In late 2015, a cross-border KWM team helped China General Nuclear Power Corporation (CGN) to complete its landmark £6 billion investment in Hinkley Point C plant in Somerset, the UK’s first nuclear power station in 20 years. Under a Strategic Investment Agreement with French energy company EDF Group, CGN acquired a 33.5% stake in Hinkley, which would enable it to also develop two additional nuclear power stations at Sizewell in Suffolk and Bradwell in Essex.
The deal was interesting from a number of perspectives.
1. Playing the long game
By taking equity stakes in each of the three new nuclear power plants being built by EDF in the UK, CGN made its ambitions on the world nuclear stage clear: not only did they want to invest in nuclear outside of China, but also, and more tellingly, CGN wanted their technology, their expertise and their supply chain to be deployed outside of China. The headlines told of CGN’s £6 billion investment in the EDF programme, however what was more significant (certainly from the Chinese perspective) was CGN’s intention to:
- seek generic design assessment (GDA) approval for their Hualong nuclear reactor technology in the UK;
- deploy it at Bradwell (the third site to be built by EDF in the UK after Hinkley and Sizewell); and
- use that approval as a “springboard” to deploying the technology elsewhere in the ever-expanding nuclear energy world.
UK GDA approval is perceived as industry standard and a baseline for other jurisdictions’ regulatory approval processes. South Africa, Poland, Egypt, Hungary, Jordan and Saudi Arabia – to name some of the nations looking to expand their nuclear capability – have all looked to the UK GDA as a basis for assessing the third-generation nuclear technology to be deployed in their jurisdictions in the near future.
China is the most prolific builder of new nuclear power plants anywhere in the world. Their domestic nuclear new-build projects have not been beset by the same programme and budgeting issues that have troubled EDF and Areva. Notwithstanding some delays when contrasted with Flammanville and Olkiluotu, China also has a very good story to tell when selling its technology and new-build skills abroad.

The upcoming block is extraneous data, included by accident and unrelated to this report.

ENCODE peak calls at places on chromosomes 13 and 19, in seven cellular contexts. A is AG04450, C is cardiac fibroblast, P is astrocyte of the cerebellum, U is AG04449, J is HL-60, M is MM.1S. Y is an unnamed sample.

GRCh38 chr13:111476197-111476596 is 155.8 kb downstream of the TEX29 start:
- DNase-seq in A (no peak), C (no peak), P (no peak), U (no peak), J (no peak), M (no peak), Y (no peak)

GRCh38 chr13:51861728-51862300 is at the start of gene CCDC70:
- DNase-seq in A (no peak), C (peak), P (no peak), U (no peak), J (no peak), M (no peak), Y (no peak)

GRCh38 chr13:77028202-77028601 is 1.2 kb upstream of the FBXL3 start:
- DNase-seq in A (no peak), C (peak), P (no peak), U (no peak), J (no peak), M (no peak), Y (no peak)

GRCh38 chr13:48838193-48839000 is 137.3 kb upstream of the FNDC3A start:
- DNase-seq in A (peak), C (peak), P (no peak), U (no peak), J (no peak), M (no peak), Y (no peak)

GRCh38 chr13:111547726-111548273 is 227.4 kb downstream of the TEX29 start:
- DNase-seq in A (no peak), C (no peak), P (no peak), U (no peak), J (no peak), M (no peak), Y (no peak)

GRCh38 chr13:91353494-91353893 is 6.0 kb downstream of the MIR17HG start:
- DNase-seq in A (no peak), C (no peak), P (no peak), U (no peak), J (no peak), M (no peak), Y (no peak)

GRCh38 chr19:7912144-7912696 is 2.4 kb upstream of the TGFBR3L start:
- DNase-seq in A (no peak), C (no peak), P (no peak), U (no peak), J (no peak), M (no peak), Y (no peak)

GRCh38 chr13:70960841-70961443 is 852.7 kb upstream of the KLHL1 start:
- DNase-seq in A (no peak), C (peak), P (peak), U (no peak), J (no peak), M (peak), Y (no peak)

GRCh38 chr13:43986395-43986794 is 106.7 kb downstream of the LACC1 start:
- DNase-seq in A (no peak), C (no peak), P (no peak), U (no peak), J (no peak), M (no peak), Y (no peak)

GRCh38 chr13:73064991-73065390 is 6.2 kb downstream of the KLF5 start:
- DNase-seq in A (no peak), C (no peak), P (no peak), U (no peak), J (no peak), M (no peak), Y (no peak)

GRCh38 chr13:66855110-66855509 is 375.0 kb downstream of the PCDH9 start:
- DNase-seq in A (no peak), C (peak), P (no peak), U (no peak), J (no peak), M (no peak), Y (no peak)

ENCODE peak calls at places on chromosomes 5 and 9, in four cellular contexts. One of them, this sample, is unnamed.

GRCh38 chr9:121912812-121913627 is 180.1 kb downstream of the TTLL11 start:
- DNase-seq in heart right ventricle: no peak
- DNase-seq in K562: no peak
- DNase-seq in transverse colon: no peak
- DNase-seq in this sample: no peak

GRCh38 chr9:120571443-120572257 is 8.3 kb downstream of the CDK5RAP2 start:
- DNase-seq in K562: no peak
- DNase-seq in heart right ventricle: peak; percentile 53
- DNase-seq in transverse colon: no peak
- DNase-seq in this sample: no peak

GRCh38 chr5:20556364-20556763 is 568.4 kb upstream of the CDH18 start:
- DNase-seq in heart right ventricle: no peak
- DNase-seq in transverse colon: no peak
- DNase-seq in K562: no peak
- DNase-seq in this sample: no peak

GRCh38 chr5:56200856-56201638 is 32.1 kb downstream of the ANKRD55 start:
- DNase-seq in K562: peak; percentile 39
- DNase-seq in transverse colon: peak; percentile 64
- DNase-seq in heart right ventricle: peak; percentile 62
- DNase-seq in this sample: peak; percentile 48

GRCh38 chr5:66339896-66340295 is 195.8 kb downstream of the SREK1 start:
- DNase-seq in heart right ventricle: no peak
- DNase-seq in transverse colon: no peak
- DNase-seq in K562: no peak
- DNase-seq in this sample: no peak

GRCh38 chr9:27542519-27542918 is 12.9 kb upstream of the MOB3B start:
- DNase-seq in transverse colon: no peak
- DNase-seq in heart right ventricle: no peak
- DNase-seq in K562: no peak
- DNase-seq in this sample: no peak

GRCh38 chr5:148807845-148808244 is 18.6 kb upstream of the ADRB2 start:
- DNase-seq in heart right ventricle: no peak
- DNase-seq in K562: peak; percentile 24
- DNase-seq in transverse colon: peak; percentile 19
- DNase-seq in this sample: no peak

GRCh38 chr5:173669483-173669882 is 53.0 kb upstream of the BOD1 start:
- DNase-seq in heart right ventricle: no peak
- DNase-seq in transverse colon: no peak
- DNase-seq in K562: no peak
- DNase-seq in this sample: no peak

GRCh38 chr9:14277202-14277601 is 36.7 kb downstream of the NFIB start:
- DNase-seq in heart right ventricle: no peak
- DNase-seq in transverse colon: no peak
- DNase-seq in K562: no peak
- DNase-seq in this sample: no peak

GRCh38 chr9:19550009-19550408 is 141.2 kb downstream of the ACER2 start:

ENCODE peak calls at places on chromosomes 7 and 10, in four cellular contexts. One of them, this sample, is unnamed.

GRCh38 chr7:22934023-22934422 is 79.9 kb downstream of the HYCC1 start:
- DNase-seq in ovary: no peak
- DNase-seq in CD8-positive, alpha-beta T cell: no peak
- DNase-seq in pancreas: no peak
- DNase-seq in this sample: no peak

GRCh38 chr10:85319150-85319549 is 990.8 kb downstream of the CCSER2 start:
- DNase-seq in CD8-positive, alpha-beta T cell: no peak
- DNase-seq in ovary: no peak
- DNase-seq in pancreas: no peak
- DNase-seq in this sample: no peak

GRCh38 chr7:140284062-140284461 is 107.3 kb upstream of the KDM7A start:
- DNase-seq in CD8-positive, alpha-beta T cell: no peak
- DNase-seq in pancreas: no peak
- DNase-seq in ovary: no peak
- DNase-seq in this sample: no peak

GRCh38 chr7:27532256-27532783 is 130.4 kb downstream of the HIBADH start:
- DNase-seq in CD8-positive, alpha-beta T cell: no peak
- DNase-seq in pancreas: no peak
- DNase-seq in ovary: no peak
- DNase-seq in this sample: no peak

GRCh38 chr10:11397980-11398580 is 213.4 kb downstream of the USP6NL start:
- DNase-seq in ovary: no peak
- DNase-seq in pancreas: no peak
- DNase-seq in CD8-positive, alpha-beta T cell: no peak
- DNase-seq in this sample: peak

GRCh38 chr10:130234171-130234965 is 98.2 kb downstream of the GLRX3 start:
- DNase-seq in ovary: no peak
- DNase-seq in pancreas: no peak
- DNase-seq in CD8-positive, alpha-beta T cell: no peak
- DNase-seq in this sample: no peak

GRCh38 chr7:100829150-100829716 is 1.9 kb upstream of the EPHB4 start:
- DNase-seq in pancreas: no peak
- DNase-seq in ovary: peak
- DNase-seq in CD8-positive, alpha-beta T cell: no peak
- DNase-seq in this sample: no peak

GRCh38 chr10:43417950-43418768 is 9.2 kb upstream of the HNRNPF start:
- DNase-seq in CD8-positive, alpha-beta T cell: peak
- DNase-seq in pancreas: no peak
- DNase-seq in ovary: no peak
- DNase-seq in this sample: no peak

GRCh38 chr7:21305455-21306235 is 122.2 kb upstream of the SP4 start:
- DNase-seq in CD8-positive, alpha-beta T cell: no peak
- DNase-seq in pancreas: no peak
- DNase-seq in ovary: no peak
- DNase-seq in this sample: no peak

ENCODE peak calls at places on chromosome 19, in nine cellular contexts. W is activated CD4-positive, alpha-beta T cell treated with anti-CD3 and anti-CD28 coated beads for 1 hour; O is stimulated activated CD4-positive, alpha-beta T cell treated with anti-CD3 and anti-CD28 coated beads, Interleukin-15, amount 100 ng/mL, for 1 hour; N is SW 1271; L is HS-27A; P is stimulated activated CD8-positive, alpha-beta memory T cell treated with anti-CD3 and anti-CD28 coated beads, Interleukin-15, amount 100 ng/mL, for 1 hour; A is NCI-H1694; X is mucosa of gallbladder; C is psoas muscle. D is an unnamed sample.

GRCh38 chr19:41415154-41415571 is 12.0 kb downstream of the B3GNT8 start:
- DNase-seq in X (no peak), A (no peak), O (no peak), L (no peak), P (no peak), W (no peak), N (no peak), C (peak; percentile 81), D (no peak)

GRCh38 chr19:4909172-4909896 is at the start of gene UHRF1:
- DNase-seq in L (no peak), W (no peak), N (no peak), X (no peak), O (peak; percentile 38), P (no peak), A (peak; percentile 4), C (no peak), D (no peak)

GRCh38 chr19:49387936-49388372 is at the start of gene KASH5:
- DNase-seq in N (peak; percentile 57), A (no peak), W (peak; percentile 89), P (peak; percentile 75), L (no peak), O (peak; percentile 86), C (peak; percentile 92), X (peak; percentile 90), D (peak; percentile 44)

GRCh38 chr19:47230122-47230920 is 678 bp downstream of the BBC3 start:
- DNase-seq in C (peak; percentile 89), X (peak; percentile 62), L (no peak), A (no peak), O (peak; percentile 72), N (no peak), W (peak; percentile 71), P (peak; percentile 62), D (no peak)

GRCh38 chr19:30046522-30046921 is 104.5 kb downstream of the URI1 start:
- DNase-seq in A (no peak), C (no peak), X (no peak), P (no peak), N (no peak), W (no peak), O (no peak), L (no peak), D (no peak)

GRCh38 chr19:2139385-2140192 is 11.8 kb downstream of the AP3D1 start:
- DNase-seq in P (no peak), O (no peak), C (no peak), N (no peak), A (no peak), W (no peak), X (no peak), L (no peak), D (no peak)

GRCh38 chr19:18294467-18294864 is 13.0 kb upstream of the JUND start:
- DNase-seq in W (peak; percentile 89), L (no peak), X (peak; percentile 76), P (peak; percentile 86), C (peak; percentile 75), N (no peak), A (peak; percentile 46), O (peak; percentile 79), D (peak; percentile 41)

So the “Hinkley C investment” is about much more than providing cash- strapped EDF with much needed capital. It is about the long game: deploying Chinese technology, applying Chinese expertise, and ultimately having the Chinese supply chain build new nuclear power plants in the UK and many other jurisdictions.
2. Regulatory hurdles
Securing merger clearance for the JV with EDF revealed, once again, that the regulators took into account not only the Chinese SOE directly involved in the transaction – CGN – but also the turnover, activities and market share of other Chinese SOEs.
In due course, CGN will need to seek GDA approval for their Hualong technology, which will require an interface with the Office for Nuclear Regulation. Applications for Infrastructure Planning Consent, environmental discharge permits, and Development Consent Orders regarding Bradwell, will bring them into contact with further regulators, part of the journey to secure all necessary regulatory approvals for the construction of a new nuclear power plant using their technology. It remains to be seen how CGN will fare, but our experience of those regulators leads us to anticipate a fair but firm approach to those applications – as they would with any such applicant.